India Is Embracing Natural Farming – And It’s A Welcome Change!
Natural Farming – The Future of Agriculture
Agriculture has sustained millions of livelihoods for centuries. In March 2021, it was found that India is home to over 500,000 farmers who are growing on 2, 16,000 hectares land - with its allied sectors, it is the largest source of livelihoods in India. 70 percent of its rural households still depend primarily on agriculture for their livelihood, with 82 percent of farmers being small and marginal. It is the veritable backbone of the Indian economy, primarily agrarian in nature.
The agriculture ecosystem is flourishing based in technological progress. Growers have ample methods at their disposal to boost yield and maximize their earnings. However, historically, these methods have not been kind to the environment. A mix of pesticides, fertilizers, and other chemical additives have wreaked havoc on the soil and subsequently on human health. Moreover, such additives rid the soil of its fertility in the long run, leading to the destruction of green cover.
Fortunately, India has been waking up to a gentler way of farming – natural farming – which promotes sustainable, eco-friendly substitutes that lead to boost the quality of the soil while also protecting human health.
What Is Natural Farming?
For quite some time now, chemical-free agriculture, often known as organic agriculture, has been gaining ground in India. Natural farming is what the NITI Aayog prefers to call it. The phrases 'organic' and 'natural' farming are used interchangeably by most civil society members and farmers. It is a diversified farming system based on agroecology that mixes crops, trees, and livestock with functional biodiversity.
India is the birthplace of Organic/Natural Farming. The farmers of ancient India were known to have evolved nature-friendly farming systems and practices such as Agnihotra, Amrut Krishi, Mixed Farming, Mixed Cropping, Crop Rotation and many more.
Why natural farming?
Natural farming utilizes interventions like fermented dung like cow urine, jaggery, etc to increase the microbial count in the soil to provide nutrients to plants. Unlike chemical additives, these do not reduce the microbe content or hinder the natural process. Thus, farmers have noted better crop yield and tastier produce. Moreover, it’s good for the soil, water, and the environment.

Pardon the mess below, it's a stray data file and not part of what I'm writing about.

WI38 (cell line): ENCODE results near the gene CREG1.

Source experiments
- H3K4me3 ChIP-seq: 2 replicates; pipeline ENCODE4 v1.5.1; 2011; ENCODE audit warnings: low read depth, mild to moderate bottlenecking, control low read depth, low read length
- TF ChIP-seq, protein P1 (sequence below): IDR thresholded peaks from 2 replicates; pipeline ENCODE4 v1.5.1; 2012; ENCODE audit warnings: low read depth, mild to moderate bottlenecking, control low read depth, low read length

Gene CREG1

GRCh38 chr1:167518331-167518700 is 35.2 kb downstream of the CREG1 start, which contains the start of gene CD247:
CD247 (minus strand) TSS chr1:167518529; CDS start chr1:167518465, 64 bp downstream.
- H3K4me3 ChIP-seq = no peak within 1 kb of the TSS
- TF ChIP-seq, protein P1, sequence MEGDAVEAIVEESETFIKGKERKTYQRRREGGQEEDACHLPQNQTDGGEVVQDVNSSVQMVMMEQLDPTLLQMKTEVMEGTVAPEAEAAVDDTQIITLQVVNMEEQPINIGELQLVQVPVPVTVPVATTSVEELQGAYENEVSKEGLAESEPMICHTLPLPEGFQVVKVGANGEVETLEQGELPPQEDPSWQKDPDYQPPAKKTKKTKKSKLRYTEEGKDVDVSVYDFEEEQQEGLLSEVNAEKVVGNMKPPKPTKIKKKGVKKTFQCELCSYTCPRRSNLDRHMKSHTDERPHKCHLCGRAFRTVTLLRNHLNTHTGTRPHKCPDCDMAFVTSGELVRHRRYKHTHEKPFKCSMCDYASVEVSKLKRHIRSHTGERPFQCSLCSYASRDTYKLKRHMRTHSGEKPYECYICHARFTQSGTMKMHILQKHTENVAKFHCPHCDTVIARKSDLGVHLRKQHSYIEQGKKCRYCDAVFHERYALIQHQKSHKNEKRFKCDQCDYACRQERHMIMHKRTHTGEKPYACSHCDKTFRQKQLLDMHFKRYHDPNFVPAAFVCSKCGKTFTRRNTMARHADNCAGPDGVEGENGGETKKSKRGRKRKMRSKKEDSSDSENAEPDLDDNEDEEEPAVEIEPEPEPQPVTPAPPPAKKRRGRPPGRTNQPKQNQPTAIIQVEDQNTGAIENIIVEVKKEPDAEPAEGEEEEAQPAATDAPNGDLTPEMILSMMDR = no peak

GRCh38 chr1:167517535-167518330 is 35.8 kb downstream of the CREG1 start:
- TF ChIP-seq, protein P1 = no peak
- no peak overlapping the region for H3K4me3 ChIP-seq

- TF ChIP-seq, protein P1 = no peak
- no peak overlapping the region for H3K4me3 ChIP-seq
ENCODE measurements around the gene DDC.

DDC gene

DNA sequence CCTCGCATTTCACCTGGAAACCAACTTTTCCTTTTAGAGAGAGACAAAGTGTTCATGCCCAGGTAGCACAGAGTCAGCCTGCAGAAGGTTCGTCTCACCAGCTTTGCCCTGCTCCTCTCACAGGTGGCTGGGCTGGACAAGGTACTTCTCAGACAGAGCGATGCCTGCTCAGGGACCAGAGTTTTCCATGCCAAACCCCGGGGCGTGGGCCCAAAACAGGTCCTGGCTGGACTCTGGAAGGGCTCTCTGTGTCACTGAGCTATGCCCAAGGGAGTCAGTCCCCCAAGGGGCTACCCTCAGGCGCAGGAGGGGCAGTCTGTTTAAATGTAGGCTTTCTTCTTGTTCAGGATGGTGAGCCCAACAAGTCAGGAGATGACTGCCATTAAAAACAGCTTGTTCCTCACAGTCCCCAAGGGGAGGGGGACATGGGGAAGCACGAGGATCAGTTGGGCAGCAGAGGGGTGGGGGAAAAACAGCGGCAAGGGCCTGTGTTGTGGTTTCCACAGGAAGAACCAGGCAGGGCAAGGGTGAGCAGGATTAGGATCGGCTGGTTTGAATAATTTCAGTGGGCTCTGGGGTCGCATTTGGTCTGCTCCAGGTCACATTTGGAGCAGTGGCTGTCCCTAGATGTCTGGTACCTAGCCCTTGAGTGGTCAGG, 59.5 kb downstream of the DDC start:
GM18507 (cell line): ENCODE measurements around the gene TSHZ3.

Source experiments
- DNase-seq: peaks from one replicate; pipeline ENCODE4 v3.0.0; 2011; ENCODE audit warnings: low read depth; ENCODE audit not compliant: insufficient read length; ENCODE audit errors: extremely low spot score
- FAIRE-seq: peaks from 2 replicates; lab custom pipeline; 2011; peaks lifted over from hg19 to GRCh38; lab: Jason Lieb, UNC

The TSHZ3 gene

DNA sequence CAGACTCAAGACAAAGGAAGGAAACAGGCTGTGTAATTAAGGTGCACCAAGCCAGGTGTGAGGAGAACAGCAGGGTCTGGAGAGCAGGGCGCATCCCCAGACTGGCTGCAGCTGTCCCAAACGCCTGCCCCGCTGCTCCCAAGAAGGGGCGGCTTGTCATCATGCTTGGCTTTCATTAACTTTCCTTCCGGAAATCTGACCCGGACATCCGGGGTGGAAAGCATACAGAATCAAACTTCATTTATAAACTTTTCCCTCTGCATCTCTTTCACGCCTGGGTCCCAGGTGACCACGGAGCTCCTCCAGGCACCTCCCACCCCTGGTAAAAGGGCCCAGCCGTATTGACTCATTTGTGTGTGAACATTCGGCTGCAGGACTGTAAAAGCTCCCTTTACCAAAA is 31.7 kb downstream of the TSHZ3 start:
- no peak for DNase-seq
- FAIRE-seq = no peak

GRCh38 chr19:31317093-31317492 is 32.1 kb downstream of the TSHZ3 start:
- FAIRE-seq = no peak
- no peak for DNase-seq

Another reason why natural farming benefits farmers is because it helps them save on expensive soil inputs. In fact, a study by the Andhra University found that farmers saved significantly on pesticides and artificial nutrients, while also witnessing a 40-165% increase in revenues.
Natural farming gains scale in India
As the awareness around natural farming increases, several regions in India have started utilizing these methods. For instance, Karnataka launched a natural farming pilot on 2000 hectares of land in the state. Similarly, Himachal Pradesh has set a goal of converting the entire state into natural farming by the end of 2022 after the implementation of state funded scheme Prakritik Kheti Khushal Kisan. States such as Andhra Pradesh, Himachal Pradesh, Gujarat, Haryana, Karnataka and Kerala are promoting natural farming. Andhra Pradesh is the frontrunner among all states in implementing natural farming programme at a mass scale.
Prime Minister Narendra Modi has been talking about need to reduce chemical fertilizers and promotion of organic and natural farming at various forums, including the United Nations convention. Union finance as well as agriculture minister have also been talking about promotion of natural farming at various occasions.
In a recent online convention organised by NITI Aayog, Union Agriculture Minister Narendra Singh Tomar and vice-chairman of NITI Aayog, Rajiv Kumar, strongly advocated for natural farming and agroecology.
Moreover, the Indian Council of Agriculture Research is in the midst of designing a natural farming curriculum for undergraduate and post-graduate courses, indicating the growing acceptance of this method of farming.
While farmers cannot be expected to do away with their current practices overnight, a gradual shift to natural farming will be holistically beneficial for every stakeholder from growers to consumers.
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